This is Pond, from Australia, led by Nick Allbrook. Not the band from the ‘90’s who recorded for Sub Pop, this is a totally different band. Joining Nick is Jay Watson, Joe Ryan and Jamie Terry. Each member plays multiple instruments, but Nick Allbrook takes lead vocals for the most part. The Weather is Pond’s seventh album, and the one that will break them internationally. Allbrook, by the way, for a long while was fronting Pond, while playing in Tame Impala, but permanently left the band in 2013, which gave him more time to focus on Pond.
Pond is an excellent combination of ‘80’s music but with a psychedelic bent. Through these two influences, the band forges their own distinct sound and create something very original. Throughout their albums, they are striving for a sound, and with The Weather, I think they have achieved their desired goal.
It is a ten track album that weaves in and out of your consciousness while you listen to it. Layered sounds, sound effects, and strong production link the songs together to form a cohesive and very strong album. Using “Edge of the World” to bookend a series of songs, (the second one wounds like Pink Floyd, pre Dark SIde of The Moon), the band unleashes a series of songs with interesting radio play, ending the album with the title track, “The Weather”. A somber piece “Ghosts are negative space. Ancestors, no blood. No Place, no mark. Just voices in the dark.” sings Allbrook in the song. Overall, the theme of this album is loss. Loss of self, loss of relationships, and loss of this planet. Very heavy stuff, and with the layers of sound coming at the listener, it is difficult to ignore. From the opening note of the album until the last chord, Pond holds the listener in their grip and does not let go,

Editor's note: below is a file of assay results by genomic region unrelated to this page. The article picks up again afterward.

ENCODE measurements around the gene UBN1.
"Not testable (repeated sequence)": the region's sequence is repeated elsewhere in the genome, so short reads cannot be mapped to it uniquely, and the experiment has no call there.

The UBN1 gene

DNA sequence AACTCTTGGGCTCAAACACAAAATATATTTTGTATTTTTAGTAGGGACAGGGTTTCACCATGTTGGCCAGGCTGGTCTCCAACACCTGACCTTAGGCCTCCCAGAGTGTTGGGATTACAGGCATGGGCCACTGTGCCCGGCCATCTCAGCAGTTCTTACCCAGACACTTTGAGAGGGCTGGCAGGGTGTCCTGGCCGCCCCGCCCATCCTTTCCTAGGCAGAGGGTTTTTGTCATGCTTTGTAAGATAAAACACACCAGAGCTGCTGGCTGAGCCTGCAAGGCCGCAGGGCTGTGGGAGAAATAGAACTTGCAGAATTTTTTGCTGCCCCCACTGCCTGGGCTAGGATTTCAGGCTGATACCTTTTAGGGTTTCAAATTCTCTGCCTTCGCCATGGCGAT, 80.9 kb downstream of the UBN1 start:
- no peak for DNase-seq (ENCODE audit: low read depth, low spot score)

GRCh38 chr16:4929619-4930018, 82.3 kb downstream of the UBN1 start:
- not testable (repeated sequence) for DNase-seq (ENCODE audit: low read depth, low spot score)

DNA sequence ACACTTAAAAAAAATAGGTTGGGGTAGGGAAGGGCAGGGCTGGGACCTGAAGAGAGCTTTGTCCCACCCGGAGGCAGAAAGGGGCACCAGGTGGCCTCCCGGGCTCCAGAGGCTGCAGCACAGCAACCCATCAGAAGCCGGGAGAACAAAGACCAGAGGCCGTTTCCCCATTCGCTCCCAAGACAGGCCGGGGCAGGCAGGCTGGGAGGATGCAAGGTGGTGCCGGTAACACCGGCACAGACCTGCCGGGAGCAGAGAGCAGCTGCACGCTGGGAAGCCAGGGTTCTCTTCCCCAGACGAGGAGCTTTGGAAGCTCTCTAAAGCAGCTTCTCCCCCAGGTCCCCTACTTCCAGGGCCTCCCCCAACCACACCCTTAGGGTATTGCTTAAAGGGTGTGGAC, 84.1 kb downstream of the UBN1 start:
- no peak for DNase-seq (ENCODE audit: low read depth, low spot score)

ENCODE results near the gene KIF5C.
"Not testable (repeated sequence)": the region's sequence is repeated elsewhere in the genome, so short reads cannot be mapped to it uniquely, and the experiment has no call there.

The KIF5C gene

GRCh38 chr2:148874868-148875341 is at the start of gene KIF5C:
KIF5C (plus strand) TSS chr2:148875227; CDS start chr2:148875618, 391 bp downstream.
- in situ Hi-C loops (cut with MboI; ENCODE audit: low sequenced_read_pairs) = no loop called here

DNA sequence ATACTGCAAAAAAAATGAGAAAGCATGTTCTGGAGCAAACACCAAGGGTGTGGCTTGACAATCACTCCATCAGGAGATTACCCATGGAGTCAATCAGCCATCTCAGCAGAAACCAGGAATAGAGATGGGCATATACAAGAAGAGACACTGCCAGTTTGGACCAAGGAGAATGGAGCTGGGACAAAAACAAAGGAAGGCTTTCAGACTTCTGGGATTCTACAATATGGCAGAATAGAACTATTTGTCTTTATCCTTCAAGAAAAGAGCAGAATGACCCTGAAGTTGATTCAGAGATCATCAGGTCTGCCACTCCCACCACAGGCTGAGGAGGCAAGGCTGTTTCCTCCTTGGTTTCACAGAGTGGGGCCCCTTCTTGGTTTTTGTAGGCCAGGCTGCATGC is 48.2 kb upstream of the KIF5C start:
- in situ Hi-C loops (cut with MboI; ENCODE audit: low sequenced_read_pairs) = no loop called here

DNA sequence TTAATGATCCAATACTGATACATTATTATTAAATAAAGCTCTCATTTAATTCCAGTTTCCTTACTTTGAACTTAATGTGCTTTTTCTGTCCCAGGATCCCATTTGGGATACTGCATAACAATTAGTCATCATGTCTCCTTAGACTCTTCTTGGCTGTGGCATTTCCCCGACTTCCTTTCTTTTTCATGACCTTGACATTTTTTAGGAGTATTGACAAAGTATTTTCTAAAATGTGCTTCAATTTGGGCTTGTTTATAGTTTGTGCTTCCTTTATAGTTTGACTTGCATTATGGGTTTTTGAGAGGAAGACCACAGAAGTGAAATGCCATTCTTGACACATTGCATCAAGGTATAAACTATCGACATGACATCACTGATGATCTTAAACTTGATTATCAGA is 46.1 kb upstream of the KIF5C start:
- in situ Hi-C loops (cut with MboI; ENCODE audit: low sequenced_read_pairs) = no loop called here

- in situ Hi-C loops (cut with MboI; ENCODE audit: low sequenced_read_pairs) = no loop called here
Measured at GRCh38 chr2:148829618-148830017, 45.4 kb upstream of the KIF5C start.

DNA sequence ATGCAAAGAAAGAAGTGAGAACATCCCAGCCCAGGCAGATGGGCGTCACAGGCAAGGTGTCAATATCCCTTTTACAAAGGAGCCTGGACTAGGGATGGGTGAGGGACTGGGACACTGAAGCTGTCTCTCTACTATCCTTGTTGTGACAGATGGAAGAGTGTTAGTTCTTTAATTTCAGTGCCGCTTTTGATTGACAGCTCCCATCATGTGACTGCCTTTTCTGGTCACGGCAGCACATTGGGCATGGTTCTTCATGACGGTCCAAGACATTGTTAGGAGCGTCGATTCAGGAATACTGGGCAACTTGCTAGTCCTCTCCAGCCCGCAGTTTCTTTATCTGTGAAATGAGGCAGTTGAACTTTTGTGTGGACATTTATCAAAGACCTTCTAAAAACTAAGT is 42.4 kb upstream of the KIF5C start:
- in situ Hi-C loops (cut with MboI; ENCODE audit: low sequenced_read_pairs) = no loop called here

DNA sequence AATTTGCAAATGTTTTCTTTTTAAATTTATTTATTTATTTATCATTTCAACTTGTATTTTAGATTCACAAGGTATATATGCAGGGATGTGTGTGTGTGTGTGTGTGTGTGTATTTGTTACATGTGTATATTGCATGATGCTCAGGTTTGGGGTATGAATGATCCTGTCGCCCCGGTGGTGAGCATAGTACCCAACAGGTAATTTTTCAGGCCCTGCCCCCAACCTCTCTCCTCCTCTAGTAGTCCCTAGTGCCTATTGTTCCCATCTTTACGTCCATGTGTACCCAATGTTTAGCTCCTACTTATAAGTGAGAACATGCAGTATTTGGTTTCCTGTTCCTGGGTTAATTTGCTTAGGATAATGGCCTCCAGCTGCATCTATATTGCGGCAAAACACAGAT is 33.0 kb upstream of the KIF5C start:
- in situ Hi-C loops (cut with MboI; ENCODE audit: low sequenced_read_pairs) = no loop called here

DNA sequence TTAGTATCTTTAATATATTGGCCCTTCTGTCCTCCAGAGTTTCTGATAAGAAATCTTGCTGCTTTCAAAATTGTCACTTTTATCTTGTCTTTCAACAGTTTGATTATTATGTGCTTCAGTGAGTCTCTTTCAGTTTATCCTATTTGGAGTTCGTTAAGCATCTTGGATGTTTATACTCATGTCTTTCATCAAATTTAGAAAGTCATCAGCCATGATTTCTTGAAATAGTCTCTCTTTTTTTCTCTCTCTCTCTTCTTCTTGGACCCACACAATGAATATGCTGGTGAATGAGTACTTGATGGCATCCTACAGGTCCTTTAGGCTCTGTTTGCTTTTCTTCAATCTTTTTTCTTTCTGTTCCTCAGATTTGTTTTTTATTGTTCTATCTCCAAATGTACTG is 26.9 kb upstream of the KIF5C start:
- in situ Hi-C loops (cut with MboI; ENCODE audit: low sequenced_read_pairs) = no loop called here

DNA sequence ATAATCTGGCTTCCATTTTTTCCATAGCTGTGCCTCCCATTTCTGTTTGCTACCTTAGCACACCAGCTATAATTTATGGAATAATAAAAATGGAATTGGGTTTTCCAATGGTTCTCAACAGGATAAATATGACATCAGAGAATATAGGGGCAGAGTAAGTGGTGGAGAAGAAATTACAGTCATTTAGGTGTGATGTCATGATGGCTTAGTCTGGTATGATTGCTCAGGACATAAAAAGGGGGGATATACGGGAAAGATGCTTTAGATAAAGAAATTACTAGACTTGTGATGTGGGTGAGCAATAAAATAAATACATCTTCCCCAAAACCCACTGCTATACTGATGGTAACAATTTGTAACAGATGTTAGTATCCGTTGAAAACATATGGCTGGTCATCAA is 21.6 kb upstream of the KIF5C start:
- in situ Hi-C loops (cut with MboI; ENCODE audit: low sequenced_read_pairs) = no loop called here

For an album with such difficult and depressing themes, this is a major feat. The secret for this band is that the songs all sound so different. Sure, they all fall in the framework of the band, but there is a great deal of variety throughout the entire album. At times the band rocks pretty hard (“ABCD”), other times it borders on disco (“Paint Me Silver”) and then they move into 80’s dub (“Colder Than Ice”), all the while maintaining their own sound and their own slant on the music.
All of this is tied together with interesting transitions where the listener is almost eavesdropping conversations while a radio is being played. These transitions also assist in holding your interest.
A brilliant album, maybe not all the songs work as they should, but as an album it holds together extremely well.
SPILL ALBUM REVIEW: POND – THE WEATHER